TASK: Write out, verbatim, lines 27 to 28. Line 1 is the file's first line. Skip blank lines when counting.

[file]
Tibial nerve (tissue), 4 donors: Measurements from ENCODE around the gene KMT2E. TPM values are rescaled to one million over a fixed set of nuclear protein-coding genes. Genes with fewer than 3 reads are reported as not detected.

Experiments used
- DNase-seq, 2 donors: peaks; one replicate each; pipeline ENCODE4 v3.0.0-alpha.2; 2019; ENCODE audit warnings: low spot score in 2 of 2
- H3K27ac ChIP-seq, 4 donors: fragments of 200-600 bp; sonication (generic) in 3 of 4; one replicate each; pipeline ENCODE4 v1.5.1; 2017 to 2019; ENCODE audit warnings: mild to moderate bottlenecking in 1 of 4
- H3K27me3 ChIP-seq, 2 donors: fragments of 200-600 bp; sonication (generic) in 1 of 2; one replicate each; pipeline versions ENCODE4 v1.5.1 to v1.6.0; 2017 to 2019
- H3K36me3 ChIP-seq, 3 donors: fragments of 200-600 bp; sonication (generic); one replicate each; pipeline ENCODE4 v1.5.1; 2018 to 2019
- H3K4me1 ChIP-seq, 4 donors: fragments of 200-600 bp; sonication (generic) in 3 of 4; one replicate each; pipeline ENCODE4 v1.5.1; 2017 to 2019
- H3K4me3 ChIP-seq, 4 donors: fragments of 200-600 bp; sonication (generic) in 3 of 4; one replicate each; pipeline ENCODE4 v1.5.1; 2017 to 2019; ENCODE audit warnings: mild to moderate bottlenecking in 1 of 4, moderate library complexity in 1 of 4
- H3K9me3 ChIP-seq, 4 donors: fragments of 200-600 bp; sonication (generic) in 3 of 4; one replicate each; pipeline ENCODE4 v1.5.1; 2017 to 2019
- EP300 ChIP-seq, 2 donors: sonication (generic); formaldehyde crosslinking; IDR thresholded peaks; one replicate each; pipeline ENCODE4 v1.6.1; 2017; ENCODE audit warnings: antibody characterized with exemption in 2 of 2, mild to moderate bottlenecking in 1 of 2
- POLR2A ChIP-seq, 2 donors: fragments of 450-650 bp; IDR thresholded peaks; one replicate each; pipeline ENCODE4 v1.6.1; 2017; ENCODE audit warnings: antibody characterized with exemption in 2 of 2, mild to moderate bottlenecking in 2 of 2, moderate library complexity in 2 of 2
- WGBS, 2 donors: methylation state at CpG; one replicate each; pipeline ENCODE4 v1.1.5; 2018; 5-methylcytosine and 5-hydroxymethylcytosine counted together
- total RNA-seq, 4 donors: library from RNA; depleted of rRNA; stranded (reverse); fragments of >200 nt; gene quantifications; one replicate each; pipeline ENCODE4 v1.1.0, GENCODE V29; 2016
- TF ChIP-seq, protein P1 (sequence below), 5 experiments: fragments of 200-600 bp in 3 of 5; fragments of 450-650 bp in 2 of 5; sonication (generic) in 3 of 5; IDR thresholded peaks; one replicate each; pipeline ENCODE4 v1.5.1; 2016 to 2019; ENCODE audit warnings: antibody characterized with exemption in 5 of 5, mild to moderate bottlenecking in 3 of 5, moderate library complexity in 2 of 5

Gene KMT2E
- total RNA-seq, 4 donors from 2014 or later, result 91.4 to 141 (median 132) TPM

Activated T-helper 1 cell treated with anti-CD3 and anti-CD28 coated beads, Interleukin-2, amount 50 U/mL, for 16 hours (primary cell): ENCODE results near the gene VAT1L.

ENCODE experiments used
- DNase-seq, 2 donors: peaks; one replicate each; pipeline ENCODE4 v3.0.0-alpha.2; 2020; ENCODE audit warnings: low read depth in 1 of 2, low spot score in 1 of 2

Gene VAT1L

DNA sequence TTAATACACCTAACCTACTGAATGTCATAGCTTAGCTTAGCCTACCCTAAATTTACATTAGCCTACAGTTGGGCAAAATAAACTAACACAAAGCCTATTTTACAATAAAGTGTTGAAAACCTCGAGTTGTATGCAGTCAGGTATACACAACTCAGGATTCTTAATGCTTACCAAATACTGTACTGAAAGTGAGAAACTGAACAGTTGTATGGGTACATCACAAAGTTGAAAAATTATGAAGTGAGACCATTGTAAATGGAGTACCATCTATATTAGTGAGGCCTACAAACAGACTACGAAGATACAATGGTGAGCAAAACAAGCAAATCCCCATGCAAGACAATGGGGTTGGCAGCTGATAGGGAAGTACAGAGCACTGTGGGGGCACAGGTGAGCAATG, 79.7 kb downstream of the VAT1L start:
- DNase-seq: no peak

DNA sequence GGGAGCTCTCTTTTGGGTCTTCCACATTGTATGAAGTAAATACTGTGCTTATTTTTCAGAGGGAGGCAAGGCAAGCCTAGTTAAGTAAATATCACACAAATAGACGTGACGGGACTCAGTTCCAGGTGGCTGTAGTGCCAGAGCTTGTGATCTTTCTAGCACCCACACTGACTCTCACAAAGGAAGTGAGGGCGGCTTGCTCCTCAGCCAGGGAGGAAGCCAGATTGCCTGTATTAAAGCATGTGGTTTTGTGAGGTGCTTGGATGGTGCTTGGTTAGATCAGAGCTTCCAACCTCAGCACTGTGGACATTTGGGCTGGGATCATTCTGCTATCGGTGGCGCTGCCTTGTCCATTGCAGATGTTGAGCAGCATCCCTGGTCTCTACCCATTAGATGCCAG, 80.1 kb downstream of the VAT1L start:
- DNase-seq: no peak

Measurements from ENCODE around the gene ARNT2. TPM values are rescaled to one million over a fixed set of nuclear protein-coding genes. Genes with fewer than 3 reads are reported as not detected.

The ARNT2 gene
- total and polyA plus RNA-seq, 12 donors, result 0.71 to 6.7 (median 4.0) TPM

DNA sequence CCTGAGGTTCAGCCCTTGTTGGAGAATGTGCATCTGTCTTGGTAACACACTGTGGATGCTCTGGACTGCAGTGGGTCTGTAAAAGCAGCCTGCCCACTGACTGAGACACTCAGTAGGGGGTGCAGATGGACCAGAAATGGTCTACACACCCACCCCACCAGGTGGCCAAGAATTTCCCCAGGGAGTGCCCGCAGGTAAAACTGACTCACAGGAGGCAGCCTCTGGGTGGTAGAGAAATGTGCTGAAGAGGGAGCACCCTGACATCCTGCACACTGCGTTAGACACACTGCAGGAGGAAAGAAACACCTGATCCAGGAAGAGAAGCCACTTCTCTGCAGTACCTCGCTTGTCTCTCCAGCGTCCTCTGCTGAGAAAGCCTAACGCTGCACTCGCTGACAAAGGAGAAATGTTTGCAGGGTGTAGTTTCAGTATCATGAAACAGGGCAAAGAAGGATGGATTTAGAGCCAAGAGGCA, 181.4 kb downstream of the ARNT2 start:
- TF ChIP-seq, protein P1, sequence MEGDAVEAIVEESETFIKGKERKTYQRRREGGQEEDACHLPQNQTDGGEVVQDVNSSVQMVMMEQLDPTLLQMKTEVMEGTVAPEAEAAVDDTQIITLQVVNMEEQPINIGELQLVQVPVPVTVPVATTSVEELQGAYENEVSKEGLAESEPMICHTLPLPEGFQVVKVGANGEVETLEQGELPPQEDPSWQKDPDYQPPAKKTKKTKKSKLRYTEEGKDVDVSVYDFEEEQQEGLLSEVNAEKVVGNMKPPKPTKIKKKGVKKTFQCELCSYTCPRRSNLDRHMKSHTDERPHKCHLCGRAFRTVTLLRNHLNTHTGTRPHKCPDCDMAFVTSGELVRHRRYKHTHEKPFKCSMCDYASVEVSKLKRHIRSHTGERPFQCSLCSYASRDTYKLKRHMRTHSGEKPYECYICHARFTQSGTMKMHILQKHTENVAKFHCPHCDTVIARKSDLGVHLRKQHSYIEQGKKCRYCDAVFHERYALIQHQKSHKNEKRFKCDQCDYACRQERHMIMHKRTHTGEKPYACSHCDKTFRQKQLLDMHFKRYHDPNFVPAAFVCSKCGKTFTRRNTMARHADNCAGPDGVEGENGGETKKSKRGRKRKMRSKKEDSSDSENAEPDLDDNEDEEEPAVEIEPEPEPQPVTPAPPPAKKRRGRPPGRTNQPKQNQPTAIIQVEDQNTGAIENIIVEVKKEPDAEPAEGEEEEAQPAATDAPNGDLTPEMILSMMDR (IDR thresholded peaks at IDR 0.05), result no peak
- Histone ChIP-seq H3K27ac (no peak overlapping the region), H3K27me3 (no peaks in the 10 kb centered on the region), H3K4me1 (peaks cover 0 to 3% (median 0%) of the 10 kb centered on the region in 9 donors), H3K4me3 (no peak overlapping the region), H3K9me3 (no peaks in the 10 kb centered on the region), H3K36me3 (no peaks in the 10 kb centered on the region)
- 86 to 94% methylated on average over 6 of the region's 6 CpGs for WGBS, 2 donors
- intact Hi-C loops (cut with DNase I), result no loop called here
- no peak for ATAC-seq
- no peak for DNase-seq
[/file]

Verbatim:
- total and polyA plus RNA-seq, 12 donors, result 0.71 to 6.7 (median 4.0) TPM

DNA sequence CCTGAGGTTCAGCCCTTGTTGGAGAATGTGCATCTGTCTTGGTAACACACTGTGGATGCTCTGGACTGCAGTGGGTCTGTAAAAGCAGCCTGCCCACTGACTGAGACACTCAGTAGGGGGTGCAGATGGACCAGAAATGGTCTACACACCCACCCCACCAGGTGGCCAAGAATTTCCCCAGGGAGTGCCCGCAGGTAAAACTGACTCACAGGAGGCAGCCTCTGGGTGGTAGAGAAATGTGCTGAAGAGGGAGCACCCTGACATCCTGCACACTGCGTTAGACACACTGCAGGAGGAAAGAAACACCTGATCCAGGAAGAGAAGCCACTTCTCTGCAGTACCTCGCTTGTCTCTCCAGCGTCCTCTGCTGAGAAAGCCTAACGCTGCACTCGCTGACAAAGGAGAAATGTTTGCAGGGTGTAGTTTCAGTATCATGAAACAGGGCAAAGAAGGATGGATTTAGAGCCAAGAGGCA, 181.4 kb downstream of the ARNT2 start: